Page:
I’ve been working on versions of this essay for the past 32 years. My whole life, I have harbored this feeling that I am bad because I pilfered change when I was 18. But so many people have reached out to tell me that they felt for me, that they wanted to give 18-year-old me a hug. This piece has been among the hardest I’ve ever written. It takes place at one of the most painful times in my life, and I think my mother’s life, too.
What I found out was that my grandmother was fifty-four when she died, and my mother was thirty-one, and I was about six. And my grandmother’s mother died during the Great Influenza epidemic when she was three. There was a daisy-chain of partial mothering which convinced me that I cannot mother or nurture. But I’ve realized, we’re all children and we all have to take care of each other, regardless of the order in which we arrived.
Guernica: Michele, food comes up in your contributions to the anthology: the beef bourguignon you’re making to connect with your mother, and perhaps giving your mother the book at dinner, presenting it as your heart. It seems to tie in with this dangerous yet mesmerizing connection we have to mothers.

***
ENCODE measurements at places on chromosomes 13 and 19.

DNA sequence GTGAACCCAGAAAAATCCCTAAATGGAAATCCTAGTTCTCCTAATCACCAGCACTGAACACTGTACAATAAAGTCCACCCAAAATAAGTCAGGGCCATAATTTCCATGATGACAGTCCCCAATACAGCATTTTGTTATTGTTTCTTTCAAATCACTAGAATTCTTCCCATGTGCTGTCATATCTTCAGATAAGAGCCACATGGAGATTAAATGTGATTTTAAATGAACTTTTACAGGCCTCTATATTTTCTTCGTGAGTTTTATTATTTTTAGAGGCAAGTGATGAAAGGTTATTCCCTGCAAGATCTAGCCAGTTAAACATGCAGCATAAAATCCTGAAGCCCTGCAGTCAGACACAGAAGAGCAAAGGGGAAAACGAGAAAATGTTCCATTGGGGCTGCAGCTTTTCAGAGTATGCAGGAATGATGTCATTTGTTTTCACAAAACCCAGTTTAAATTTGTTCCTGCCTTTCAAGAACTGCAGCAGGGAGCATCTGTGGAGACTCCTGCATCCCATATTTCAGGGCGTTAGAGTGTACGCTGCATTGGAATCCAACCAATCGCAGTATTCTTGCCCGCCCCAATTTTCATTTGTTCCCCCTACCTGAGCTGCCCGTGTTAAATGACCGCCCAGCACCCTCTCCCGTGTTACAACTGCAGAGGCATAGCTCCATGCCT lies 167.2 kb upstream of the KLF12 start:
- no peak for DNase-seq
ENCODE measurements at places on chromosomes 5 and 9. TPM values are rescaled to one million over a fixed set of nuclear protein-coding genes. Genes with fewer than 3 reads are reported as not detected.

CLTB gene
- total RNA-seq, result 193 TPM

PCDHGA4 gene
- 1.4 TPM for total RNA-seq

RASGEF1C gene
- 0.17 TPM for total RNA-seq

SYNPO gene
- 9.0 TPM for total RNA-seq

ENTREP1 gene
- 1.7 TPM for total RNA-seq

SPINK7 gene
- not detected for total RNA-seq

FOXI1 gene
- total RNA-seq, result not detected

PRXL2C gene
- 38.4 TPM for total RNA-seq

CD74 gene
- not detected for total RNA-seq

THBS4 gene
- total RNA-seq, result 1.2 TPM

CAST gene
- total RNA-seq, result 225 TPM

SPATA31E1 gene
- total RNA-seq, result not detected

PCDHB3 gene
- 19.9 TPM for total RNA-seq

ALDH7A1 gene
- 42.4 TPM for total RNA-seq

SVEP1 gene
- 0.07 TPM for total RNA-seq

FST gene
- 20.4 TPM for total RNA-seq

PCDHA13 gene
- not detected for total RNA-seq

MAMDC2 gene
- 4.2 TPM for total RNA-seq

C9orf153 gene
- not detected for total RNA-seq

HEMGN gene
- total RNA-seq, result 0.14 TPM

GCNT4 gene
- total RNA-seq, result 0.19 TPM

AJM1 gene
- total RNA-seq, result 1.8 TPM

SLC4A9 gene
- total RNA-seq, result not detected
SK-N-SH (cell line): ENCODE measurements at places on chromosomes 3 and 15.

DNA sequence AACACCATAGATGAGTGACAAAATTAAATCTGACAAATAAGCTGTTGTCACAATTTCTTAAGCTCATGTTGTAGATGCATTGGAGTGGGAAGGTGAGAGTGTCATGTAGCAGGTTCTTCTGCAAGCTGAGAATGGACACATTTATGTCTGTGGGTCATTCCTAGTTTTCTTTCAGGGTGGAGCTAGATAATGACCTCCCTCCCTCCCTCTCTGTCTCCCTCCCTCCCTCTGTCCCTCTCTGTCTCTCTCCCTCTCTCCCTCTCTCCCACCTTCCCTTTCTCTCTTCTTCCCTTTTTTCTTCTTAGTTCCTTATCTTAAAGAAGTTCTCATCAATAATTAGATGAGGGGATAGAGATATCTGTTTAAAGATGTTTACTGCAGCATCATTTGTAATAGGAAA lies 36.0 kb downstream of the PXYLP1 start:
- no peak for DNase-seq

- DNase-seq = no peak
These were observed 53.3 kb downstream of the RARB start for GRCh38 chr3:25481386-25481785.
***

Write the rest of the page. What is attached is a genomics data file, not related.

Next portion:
Michele Filgate: I always knew that there would be food in my essay when I wrote about my mom. Those are the best memories of my mother—of her being in the kitchen. It’s something she’s very good at. Food is part of being nurtured. I felt nurtured till my stepfather came in the picture. Food connects me to my mother, even though it’s a fraught relationship.
Guernica: Nayomi, your essay talks about Borderline Personality Disorder. You take a clinical approach to describing the trauma you and your sister were subjected to throughout childhood. Was that a way to make sense of what happened?